Sheep nematodes are recognised as a major cause of reduced lamb growth rates and carcase values. In Western Australia (WA), significant worm burdens have been identified in prime lambs from many properties, indicating that control measures are often inadequate. Inappropriate anthelmintic treatment programs will also affect the long term sustainability of prime lamb meat production through increased levels of anthelmintic resistance and the potential for excessive anthelmintic residues.
There is an obvious need to demonstrate and validate best practice prime lamb worm control in meat sheep flocks. In addition, long-term adoption of improved practices by producers requires the continued support of an experienced network of private advisers who are familiar with the principles of sustainable, effective prime lamb worm control.
The aims of the project are as follows:
- to quantify the cost of worms on prime lamb production as the basis for extension messages regarding the need for effective control
- to develop integrated parasite management (IPM) packages that deliver the most efficient control recommendations, based on observations of the effects of different factors encountered on different properties
- to provide private consultants with the ability and confidence to provide worm control advice, hence expanding the state’s independent advisory capability
- to demonstrate the benefits of IPM-based worm control to the WA sheep industry, as the basis for the adoption of more efficient programs.
Materials and methods
Fourteen commercial sheep properties have been recruited into the project, with links to eight private consultants or veterinarians. The groups are located throughout the different agricultural regions of WA and include a range of environments and drench-use regimes. All breeds are Merino-based; generally a Merino ewe and British breed sire.
The worm control practices used in participating mobs of ewe and prime lambs used previously were documented, and current-year measurements have involved observing the outcomes without intervention.
In future years, the producers of approximately half of the flocks will be encouraged to implement recommended IPM measures, so that changes in effectiveness can be compared to that occurring in the previous years, and on non-IPM properties.
On each farm, within a flock of prime lambs, worm-control groups of 50 lambs were formed — one was given anthelmintic treatments to continually suppress worms, and the other subjected only to the normal farm program. Lamb weights and worm egg counts will be recorded at marking and 4-5 times subsequently, until at least one draft of lambs has been sent for slaughter. Pasture quantities will be assessed, and where feasible, carcass data will be recorded after slaughter where feasible.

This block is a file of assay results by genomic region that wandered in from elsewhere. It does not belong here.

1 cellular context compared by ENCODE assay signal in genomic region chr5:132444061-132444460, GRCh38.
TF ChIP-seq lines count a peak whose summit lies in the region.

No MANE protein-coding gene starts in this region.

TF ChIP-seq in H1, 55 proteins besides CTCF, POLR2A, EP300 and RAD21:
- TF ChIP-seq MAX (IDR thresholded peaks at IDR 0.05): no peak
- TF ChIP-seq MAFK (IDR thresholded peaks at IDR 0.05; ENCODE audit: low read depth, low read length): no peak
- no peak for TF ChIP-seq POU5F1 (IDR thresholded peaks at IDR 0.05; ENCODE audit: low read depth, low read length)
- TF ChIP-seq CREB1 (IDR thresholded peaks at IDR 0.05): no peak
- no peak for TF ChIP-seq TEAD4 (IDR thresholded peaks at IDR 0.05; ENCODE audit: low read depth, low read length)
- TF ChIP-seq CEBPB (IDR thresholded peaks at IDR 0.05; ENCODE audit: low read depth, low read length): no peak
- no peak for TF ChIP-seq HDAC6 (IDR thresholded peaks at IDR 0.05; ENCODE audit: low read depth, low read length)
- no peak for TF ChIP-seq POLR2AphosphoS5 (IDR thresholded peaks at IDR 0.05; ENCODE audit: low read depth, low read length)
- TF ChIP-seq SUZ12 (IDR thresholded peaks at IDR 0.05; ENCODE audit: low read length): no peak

The key parameters for comparison in relation to estimates of worm infections are lamb growth rates and total weight gain, dressing percentages and economic returns. Growth performance will also be analysed as an interaction between nutritional situation and worm egg counts. Ewe worm burdens and anthelmintic resistance levels will also be monitored.
Over the three year project term, the observations will lead to the definition of best practice IPM recommendations for different environments, production systems and nutritional situations.
Once the on-farm systems are established, the consultants will be more closely engaged with project data and provided with intensive worm-control update training. The monitor properties will provide local demonstrations for other producers, including for communication regarding Lambplan information, feed budgeting and grazing management tools.
The information delivery network of advisers and collaborating producers will also provide valuable communication channels for non-worm control-related sheepmeat production topics.
The project commenced in July 2013 and the analysis of the findings is in progress.
Preliminary results indicate wide variation between lamb flocks in the effects of worms, and this is not clearly related to the size of the worm burden. It is likely that rapidly-growing lambs are able to tolerate larger worm burdens than lambs with low growth rates, mostly as a reflection of the pasture nutrition available.
The investigations also suggest a major effect of worm control in the ewes prior to lambing, which would affect the degree of worm challenge to their lambs, and therefore the likelihood of an adverse effect on their growth over the following weeks.
Drench resistance tests on participating farms indicate there is wide variation in the effectiveness of drenches, and in some cases this would explain relatively poor effects of treatment.
Funding is provided by Meat and Livestock Australia (MLA) and the Department of Agriculture and Food, Western Australia (DAFWA). This project is similar in format to an MLA-supported series of observations, 'Lifting The Limits', involving four institutions in New South Wales and Victoria.